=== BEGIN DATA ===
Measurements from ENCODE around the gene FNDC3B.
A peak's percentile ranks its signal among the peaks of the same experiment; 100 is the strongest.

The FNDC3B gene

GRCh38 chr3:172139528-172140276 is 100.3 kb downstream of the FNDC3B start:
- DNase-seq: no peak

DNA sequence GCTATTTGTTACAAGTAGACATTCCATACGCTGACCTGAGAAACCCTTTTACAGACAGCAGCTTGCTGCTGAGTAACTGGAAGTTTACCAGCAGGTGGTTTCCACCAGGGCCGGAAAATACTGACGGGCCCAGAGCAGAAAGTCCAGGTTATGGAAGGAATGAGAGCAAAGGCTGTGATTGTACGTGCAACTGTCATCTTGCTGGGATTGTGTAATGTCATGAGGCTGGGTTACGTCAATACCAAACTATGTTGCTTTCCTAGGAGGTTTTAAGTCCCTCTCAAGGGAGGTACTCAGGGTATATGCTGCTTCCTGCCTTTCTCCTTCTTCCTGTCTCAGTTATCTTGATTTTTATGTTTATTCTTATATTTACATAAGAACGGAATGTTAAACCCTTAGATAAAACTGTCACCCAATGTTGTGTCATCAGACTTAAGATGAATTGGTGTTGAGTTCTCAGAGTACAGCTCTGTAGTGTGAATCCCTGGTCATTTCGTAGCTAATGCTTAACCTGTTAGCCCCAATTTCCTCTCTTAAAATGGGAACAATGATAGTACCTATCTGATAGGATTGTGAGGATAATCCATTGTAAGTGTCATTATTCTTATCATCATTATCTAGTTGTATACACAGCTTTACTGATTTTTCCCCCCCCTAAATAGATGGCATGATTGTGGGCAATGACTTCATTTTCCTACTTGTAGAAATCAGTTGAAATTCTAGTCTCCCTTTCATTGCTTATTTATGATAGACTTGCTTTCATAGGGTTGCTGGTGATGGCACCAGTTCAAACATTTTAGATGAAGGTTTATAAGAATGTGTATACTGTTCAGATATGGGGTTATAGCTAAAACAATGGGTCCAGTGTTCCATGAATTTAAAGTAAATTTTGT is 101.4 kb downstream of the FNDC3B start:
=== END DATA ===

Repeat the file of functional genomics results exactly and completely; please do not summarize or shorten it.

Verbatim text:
Measurements from ENCODE around the gene FNDC3B.
A peak's percentile ranks its signal among the peaks of the same experiment; 100 is the strongest.

The FNDC3B gene

GRCh38 chr3:172139528-172140276 is 100.3 kb downstream of the FNDC3B start:
- DNase-seq: no peak

DNA sequence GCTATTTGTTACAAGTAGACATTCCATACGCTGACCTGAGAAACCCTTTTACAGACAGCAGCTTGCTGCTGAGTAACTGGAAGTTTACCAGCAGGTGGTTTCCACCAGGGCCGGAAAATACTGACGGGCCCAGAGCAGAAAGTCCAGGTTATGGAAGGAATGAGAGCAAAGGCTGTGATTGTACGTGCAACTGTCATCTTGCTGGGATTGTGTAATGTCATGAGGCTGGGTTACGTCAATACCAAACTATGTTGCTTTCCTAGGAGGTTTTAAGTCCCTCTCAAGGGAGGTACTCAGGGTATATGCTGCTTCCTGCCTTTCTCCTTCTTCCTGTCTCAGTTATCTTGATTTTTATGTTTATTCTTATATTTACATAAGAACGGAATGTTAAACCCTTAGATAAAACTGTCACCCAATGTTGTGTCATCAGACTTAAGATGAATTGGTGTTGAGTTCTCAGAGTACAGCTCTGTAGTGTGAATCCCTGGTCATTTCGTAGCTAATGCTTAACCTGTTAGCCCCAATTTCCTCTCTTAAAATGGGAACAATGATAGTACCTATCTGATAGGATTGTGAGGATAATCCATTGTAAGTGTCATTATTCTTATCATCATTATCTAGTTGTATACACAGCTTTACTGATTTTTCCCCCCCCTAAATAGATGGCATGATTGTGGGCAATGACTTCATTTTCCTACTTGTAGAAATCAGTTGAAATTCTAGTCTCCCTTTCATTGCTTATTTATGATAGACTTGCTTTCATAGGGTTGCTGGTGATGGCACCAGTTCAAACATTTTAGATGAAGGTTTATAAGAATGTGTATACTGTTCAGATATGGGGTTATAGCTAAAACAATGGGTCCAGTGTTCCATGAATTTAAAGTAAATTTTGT is 101.4 kb downstream of the FNDC3B start: